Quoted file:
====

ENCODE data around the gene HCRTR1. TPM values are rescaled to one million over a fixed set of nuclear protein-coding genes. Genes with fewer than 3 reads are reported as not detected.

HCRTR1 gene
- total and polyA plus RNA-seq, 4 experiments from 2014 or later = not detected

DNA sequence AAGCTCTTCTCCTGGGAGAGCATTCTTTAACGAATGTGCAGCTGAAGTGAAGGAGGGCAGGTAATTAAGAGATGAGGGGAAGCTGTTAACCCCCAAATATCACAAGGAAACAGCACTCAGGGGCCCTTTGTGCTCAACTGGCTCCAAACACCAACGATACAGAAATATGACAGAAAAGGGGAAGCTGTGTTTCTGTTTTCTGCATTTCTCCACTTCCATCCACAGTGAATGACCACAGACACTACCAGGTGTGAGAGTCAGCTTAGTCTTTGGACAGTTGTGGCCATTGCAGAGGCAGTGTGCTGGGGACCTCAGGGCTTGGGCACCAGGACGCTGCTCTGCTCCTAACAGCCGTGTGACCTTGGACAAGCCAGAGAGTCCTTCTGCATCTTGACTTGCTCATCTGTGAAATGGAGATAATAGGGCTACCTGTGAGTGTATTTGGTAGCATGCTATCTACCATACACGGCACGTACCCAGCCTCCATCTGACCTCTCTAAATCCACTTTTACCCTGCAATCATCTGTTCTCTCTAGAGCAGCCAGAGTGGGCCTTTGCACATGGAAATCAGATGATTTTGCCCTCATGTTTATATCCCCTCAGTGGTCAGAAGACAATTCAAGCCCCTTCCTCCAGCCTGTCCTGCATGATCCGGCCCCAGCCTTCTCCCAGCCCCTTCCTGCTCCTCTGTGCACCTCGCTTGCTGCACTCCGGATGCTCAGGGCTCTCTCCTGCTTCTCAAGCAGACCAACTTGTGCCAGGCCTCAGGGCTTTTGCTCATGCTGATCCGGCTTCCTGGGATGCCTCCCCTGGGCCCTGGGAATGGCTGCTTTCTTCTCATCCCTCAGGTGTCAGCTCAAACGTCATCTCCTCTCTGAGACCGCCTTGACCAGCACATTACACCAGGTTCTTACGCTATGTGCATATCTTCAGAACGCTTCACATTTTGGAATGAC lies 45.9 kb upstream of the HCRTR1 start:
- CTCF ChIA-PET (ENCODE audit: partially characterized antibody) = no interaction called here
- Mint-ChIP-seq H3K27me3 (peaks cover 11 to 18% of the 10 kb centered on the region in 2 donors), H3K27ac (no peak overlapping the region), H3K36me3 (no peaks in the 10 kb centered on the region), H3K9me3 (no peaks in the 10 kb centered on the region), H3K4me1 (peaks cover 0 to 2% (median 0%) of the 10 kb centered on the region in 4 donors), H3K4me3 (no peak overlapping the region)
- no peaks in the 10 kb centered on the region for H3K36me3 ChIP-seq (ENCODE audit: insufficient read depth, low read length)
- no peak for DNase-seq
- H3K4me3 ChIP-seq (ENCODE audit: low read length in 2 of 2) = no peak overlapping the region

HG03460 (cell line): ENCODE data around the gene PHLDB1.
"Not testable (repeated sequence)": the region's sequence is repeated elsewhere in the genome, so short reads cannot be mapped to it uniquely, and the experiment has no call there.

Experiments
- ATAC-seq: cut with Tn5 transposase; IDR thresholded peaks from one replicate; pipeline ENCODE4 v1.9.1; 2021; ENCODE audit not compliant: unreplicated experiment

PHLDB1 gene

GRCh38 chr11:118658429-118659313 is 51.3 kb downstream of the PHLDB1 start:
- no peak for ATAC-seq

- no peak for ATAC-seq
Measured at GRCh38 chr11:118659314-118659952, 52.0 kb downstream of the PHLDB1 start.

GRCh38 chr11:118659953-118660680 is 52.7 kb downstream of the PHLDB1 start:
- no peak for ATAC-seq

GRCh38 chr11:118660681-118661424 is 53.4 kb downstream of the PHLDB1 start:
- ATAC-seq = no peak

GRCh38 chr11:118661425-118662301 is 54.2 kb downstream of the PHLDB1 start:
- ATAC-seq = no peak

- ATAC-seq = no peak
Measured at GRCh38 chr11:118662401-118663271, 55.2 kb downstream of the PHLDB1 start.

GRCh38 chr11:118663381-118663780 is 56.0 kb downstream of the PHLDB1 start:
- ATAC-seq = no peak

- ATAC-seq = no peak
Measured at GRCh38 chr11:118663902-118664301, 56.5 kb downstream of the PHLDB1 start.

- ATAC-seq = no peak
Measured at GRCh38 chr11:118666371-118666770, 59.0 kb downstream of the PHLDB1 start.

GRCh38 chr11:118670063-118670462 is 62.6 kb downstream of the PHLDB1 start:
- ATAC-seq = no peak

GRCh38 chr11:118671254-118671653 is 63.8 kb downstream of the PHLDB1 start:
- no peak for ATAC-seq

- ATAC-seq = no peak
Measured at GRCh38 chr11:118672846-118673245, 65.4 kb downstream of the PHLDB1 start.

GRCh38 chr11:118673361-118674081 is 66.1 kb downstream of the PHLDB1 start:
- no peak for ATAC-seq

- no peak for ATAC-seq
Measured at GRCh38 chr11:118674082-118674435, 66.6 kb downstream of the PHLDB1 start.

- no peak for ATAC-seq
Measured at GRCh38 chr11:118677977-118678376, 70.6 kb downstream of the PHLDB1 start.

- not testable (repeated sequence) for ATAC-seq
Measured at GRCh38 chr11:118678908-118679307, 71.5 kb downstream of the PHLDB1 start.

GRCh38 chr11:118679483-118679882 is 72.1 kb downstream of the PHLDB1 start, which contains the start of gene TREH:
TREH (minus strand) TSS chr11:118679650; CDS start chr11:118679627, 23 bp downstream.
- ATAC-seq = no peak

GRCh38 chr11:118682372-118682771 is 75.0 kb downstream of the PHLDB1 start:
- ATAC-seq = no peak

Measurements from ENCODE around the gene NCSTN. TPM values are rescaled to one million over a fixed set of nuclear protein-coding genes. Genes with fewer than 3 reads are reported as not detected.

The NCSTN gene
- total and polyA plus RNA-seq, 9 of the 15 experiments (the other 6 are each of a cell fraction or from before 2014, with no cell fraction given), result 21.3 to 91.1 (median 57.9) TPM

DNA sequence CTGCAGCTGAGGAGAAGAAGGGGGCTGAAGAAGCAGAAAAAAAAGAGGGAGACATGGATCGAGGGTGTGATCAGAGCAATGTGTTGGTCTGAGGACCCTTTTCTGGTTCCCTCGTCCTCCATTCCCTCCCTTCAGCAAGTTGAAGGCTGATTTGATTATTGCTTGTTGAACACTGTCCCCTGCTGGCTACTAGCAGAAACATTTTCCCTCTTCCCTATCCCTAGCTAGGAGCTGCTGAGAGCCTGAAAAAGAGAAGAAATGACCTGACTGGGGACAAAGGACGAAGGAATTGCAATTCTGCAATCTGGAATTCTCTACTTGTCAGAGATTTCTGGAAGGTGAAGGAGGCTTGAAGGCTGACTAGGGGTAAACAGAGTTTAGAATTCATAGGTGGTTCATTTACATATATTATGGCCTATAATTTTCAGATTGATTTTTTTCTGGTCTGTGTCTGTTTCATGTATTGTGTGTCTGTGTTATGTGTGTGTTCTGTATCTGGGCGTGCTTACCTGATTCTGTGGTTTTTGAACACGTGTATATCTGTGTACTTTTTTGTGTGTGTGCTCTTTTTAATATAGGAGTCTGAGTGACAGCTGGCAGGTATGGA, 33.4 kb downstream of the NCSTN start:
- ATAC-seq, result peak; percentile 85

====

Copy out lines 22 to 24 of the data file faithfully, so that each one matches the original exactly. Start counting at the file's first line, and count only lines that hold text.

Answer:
- ATAC-seq = no peak

GRCh38 chr11:118661425-118662301 is 54.2 kb downstream of the PHLDB1 start:
- ATAC-seq = no peak